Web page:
Cancer could be killed with a dose of arsenic poison, a renowned physician has claimed.
Arsenic, which is known to have killed many a human being back in the olden days when it was used as a poison, is usually associated with an increased risk of cancer if we are exposed to it.
However, one scientist, namely Tom O'Halloran, an expert on inorganic compounds, believes it could be used more broadly to kill cancer.
While low doses of arsenic trioxide have already shown a 95 per cent remission rate in acute promyelocytic leukemia (a type of blood cancer) O'Halloran says arsenic can also shut down the growth of other cancers as well, such as solid tumors in the breast, lung and ovaries.
What limits arsenic's broader application in cancer is its toxicity
"What limits arsenic's broader application in cancer is its toxicity," O'Halloran explained. "So, we asked whether we could control that toxicity but still allow its destructive effect to manifest only in cancer cells."
To do this, O'Halloran and his team put insoluble particles of arsenic into a liposome, a tiny droplet of fat about one-hundredth the width of a human hair, creating what they called a "nanobin". These nanobins, when injected into the bloodstream, release arsenic only once they reach cancer cells and thus healthy cells remain unscathed.
"The cancer tumors start collecting the nanobins in ways that normal tissue doesn't, building up the concentration of these arsenic-loaded liposomes in the tumor," O'Halloran explained.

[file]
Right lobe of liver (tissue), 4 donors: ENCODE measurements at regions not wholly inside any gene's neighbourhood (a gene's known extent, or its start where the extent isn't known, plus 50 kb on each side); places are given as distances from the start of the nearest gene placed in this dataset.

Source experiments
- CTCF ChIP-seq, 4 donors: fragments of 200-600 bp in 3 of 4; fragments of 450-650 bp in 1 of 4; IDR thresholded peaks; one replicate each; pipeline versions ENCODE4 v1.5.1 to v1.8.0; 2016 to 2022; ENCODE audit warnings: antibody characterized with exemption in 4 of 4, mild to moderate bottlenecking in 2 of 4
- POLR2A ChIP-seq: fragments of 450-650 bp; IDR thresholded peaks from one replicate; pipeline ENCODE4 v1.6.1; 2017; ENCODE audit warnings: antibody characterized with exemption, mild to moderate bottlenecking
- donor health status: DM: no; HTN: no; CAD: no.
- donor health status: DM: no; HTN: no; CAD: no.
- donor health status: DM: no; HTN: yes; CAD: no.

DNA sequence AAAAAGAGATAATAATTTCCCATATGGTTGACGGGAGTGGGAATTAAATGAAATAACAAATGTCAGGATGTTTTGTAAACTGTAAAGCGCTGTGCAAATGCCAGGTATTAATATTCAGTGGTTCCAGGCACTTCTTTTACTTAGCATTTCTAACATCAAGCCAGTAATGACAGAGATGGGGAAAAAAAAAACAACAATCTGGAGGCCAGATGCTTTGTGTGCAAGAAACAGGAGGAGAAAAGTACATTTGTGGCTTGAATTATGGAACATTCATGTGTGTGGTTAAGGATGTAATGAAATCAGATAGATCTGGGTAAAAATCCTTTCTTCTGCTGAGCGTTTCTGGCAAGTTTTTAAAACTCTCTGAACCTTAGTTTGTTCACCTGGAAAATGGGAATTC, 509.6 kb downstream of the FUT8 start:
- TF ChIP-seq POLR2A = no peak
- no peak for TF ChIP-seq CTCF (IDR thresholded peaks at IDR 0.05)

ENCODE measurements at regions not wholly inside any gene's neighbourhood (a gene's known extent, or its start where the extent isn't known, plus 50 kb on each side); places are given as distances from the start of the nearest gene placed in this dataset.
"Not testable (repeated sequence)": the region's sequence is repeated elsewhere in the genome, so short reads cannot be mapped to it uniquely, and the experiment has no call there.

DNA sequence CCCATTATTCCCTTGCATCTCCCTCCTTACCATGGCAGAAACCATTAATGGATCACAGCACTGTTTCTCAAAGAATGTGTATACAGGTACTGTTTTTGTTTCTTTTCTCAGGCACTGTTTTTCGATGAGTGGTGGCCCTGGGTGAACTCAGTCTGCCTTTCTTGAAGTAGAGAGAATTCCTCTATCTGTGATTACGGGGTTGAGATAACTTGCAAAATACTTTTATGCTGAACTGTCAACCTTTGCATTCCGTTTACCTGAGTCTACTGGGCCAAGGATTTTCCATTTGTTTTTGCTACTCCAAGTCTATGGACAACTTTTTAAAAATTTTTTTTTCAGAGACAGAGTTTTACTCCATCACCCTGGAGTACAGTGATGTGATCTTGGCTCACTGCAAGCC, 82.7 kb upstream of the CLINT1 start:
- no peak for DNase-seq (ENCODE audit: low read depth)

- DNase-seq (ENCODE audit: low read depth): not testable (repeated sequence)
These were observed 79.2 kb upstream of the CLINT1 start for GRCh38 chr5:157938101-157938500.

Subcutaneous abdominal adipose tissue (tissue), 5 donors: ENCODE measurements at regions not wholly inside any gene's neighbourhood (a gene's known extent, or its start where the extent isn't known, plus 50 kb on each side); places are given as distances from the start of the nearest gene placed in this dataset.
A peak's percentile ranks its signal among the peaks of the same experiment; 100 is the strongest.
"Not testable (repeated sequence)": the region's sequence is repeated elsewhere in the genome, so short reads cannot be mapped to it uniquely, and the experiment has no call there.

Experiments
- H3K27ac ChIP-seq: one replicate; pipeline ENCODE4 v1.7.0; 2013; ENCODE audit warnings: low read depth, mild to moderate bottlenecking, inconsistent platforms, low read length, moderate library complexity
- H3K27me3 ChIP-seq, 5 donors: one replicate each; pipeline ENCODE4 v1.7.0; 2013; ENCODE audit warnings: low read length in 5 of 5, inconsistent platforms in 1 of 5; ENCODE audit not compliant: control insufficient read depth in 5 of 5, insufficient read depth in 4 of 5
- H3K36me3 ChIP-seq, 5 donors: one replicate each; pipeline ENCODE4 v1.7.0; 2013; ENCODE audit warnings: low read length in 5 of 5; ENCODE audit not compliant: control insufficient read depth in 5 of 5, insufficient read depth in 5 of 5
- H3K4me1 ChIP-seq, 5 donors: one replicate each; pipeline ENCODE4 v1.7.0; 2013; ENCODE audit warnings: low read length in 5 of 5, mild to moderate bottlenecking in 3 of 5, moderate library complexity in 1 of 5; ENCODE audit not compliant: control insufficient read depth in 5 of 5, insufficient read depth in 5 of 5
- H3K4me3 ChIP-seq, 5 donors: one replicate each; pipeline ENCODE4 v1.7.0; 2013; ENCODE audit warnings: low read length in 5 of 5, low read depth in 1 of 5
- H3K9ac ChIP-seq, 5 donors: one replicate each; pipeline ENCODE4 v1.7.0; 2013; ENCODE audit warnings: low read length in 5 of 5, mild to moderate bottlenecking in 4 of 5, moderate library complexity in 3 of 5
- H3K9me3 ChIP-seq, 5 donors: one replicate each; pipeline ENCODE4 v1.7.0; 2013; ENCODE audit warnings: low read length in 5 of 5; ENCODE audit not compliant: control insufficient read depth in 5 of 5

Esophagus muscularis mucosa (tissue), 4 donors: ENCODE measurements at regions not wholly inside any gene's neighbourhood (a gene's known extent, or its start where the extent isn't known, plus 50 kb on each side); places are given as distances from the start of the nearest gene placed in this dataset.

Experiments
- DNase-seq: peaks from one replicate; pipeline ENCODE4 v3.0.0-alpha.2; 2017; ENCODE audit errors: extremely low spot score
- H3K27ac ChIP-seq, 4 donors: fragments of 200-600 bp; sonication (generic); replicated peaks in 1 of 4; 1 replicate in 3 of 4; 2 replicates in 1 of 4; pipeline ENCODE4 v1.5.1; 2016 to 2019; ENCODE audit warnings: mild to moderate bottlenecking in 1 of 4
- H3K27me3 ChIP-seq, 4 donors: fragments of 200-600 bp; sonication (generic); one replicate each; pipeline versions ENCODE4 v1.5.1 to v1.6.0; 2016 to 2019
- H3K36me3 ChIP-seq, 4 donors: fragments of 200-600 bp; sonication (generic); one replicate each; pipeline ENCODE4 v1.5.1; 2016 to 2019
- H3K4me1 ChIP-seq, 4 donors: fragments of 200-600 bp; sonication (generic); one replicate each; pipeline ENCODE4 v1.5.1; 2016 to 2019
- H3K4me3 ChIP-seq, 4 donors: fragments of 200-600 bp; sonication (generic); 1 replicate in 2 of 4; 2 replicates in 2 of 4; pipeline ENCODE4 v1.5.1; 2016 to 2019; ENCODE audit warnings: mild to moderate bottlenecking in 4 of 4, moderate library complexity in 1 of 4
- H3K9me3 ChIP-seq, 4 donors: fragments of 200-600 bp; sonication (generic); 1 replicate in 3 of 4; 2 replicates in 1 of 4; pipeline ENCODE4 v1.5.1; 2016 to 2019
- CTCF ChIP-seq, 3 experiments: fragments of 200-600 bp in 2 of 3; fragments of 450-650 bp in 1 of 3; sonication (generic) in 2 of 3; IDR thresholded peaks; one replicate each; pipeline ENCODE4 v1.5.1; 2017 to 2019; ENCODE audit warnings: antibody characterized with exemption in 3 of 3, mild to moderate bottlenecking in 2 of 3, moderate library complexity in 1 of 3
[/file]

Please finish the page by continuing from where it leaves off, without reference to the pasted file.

And because of the way cancer cells process nutrients and make energy, they are slightly more acidic than normal cells. That acid helps dissolve the arsenic particles inside the nanobins, releasing the active drug inside the tumor.
"The acidic character of the tumor helps it grow and proliferate, which is something we can take advantage of with nanobins," O'Halloran says.
The doctor has found a way to exploit the unique features of tumors to smuggle arsenic directly into cancer cells: the 'leakiness' of the newly created blood vessels helps nanobins collect in the tumor, and the acidic interior of the tumor coaxes the arsenic out.
Working in collaboration with the Robert H. Lurie Comprehensive Cancer Center of Northwestern University, Illinois O'Halloran's team has shown in animal models that nanobin injections effectively kill breast, ovarian and lung cancer cells.
O'Halloran and his collaborator Teresa Woodruff, who is chief of reproductive biology research at the Feinberg School of Medicine, showed that unlike other drug regimens, nanobin treatment is "ferto-protective," preserving fertility while killing cancer.
"I think this is really critical for drug delivery and development," O'Halloran added.
"In addition to fertility concerns, heart toxicities are common with cancer drugs, and we often don't deal with them until the late stages of drug discovery. Delivery mechanisms like nanobins could help protect healthy tissue from these and other harmful effects of cancer treatment."
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